Do Worms Fart? (Earthworms And Other Worm Species)

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Can a worm fart? We tend to say that all animals fart when that isn’t necessarily the case. We can generally say that most of the animal kingdom has flatulence. Snakes fart, some bugs fart, cats fart, dogs fart, the bat farts, the whale farts (so do many other sea creatures), etc.

In fact, it is even believed that particles of dinosaur farts can still be found in the air that we breathe today. There are, however, some animals that scientists have found do not fart, including certain birds such as the parrot. So, what about worms?

Earthworms do not fart, but yes, they do pass trapped gas. However, the way they pass gas is not via the method we sometimes comically refer to as farting. It is a part of the worms’ particular physiology, which enables them to release unwanted carbon dioxide.

Below, we’ll take a look at how the body of an earthworm works. 

Do worms pass gas?

The way earthworms pass gas is fascinating. First, we need to continue considering what is happening inside the worm’s body. 

Earthworms do not have the same digestive tract as ones that generate methane gas. Inside their body, a worm’s blood vessels line the intestine walls.

These are supported by five hearts. Each heart of the worm effuses blood via an aortic arch.

Nutrients are both absorbed and distributed along this route. It is known that microbes attach themselves to material expelled by worms. 

To assist in all the bodily functions of the earthworm, they must breathe. They do this through their skin. They breathe air in, use the oxygen and expel the carbon dioxide.

So whilst the expulsion of this gas is not by a sudden jet-like fart, it is a regular and vital release of digestive gas from their digestive system.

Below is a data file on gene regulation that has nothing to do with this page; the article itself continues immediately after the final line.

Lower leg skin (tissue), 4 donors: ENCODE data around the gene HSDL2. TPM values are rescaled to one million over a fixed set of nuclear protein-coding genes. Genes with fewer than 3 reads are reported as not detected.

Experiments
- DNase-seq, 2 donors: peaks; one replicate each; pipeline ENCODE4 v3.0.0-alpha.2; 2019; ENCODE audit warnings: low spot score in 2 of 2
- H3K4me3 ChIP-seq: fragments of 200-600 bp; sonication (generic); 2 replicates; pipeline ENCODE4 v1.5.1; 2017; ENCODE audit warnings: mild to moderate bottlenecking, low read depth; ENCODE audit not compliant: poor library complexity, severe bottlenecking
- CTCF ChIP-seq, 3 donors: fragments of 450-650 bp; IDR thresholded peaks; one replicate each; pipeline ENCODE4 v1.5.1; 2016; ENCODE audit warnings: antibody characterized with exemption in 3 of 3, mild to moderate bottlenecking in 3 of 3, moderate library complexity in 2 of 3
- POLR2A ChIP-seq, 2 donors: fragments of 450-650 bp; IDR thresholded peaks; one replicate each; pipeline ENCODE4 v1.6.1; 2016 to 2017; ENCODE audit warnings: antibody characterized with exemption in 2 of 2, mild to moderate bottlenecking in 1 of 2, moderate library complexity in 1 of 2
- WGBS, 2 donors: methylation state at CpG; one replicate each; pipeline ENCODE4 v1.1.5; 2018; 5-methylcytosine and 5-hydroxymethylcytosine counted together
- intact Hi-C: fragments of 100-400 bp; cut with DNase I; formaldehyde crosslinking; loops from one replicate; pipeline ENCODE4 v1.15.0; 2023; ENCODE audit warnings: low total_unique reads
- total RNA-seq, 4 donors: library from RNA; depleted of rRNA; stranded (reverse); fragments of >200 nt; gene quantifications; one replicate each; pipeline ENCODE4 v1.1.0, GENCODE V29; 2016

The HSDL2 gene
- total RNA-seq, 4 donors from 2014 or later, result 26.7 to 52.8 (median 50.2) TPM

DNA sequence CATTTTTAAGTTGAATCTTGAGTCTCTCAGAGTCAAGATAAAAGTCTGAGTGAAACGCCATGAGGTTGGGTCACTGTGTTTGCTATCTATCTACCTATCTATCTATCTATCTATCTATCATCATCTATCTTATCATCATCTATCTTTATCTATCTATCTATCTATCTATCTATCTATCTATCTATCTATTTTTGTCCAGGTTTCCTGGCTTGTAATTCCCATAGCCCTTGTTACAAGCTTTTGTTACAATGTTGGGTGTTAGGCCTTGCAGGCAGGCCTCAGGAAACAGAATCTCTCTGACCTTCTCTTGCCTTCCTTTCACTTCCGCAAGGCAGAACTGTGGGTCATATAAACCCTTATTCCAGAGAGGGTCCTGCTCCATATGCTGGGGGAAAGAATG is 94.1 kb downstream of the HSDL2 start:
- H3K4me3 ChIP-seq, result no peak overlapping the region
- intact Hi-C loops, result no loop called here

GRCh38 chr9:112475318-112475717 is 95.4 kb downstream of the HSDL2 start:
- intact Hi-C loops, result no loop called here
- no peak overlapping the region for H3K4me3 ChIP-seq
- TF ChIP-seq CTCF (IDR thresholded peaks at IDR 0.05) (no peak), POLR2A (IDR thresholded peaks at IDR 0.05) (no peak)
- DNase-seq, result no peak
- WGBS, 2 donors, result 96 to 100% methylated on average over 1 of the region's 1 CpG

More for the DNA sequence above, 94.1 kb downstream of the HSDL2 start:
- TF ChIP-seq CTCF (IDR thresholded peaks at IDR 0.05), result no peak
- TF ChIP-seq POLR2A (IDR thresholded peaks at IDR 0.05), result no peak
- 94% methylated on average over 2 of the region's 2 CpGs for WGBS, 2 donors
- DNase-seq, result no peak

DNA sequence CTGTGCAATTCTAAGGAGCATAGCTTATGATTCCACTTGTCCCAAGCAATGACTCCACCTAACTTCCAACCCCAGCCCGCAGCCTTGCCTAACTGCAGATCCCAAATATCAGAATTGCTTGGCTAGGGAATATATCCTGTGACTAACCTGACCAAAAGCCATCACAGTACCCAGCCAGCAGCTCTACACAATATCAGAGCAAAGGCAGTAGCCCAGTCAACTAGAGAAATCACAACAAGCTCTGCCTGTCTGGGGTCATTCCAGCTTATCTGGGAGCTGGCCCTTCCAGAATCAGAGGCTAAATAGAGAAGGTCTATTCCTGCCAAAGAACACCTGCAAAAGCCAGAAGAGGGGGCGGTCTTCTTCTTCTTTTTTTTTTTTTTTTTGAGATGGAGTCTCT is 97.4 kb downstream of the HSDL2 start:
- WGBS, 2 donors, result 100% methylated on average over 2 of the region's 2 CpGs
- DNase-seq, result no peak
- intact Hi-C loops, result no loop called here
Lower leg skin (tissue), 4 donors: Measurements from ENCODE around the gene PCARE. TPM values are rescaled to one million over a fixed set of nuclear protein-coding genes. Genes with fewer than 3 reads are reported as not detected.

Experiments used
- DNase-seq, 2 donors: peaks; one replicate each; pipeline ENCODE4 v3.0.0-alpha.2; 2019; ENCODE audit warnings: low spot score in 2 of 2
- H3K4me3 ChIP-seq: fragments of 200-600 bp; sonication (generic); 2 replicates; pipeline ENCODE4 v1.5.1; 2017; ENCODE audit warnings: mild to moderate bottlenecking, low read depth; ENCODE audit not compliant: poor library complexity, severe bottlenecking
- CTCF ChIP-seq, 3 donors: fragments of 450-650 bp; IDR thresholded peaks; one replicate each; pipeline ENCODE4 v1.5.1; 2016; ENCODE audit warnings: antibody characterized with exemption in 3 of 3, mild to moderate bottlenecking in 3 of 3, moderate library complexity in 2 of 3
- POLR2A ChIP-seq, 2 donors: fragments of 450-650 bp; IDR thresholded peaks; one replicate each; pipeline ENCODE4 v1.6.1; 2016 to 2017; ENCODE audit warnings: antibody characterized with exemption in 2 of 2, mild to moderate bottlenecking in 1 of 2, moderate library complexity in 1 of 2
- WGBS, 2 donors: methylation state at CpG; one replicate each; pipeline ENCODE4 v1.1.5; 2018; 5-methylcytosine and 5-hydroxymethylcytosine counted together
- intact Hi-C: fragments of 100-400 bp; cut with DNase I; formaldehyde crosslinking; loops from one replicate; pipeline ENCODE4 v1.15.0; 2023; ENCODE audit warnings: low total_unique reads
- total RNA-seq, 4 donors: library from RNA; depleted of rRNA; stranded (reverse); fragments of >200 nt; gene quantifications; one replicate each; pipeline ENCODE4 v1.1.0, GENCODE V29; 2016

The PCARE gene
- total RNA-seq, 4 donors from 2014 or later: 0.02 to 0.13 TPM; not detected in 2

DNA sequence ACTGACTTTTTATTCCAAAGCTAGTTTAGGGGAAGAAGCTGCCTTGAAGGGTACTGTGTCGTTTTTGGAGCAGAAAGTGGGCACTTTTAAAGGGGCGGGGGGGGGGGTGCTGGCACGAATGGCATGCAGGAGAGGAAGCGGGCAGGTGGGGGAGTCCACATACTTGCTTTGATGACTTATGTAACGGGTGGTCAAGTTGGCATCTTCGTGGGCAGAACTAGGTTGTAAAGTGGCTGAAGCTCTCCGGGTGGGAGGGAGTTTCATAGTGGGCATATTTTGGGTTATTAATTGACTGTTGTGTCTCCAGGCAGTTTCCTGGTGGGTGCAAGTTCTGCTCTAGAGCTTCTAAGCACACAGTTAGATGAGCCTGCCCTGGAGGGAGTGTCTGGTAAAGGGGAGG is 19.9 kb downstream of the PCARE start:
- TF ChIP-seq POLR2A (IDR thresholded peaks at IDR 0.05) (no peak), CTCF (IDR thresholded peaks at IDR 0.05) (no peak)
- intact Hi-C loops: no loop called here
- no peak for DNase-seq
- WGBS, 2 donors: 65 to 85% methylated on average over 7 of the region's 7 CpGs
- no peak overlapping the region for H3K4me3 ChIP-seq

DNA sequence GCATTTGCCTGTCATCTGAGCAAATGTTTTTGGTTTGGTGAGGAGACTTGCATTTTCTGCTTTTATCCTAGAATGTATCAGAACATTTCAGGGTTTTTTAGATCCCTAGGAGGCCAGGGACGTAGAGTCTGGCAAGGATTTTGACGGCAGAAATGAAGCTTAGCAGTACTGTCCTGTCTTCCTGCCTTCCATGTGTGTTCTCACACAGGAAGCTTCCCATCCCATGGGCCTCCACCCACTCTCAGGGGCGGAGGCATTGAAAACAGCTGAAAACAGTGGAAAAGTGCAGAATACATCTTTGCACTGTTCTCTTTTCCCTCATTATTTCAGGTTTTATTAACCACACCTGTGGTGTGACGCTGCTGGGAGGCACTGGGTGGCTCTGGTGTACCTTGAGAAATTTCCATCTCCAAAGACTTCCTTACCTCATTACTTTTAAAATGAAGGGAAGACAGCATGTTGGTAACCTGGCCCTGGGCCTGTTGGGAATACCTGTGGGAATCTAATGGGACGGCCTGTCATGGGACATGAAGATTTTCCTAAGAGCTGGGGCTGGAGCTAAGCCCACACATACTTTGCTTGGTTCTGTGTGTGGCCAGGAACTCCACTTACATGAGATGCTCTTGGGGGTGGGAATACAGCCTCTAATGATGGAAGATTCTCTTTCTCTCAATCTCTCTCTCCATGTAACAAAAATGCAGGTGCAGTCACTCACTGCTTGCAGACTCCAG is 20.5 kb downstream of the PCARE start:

Formed along their long digestive tract, their principal bodily function is to convert food into energy. What the worms do not need, we apply to our land.

Earthworm castings are rich in the nutrients for our flowers, plants, shrubs, vegetables and fruits.

Their simple, practical shape helps them perform as an eating machine.

They engulf their foodstuffs and process it along the digestive tract. A storage point along the way is called the ‘crop’.

A little further along the transit path is the ‘gizzard’.

Here, small pieces of grit grind up the food in readiness for advancing the digestion process. 

Does an Earthworm fart?

Whilst the word fart is not a scientific term, most of us know what it means. Farts smell. They come out of our rear ends, having passed through our stomach and intestines, etc.

Much like a burp, certain foods seem to make us pass more gas than others, but it remains a necessary part of staying in good health.

The term ‘passing gas’ is usually used as an alternative to what some people call a fart. From what we now know, it’s easy to understand that worms do indeed pass gas.

This is an essential bodily function connected to how worms breathe. It is not directly connected to processing food, nor is it a by-product of the digested food material.

When we refer to passing gas or farting, it’s usually a result of digestion in other animals, including humans. Processing food material in most digestive systems produces by-products.

That process is essential for life to continue.

Equally, breathing is vital for survival. Breathing also produces by-products. In many other animals, humans included, air breathed in.

This is known as inhaling. Just as with worms, we use the oxygen in our bloodstream and exhale carbon dioxide.

So like it or not, just as the worms we have been considering, we pass gas too – we exhale by mouth, and they exhale through their skin. 

earthworm watching all other species who fart

Are there any worm species that fart?

Yes – however, while mammals fart, for example, worm farts are pretty much just expulsions of gas along the digestive track, as explored above.

It’s easy to assume that when worms pass gas, they are ‘farting’.

However, this is us humanizing the worms – our small intestine system is much different to their long digestive track, as is the gut bacteria along the way.

Ultimately, you can’t point to a worm and accuse it of being rude – the CO2 they produce has to emit somehow, and if that’s going to appear in the form of gas, then so be it.

No, a worm’s fart probably won’t smell like what you’d expect, however, we probably also wouldn’t suggest sniffing for it!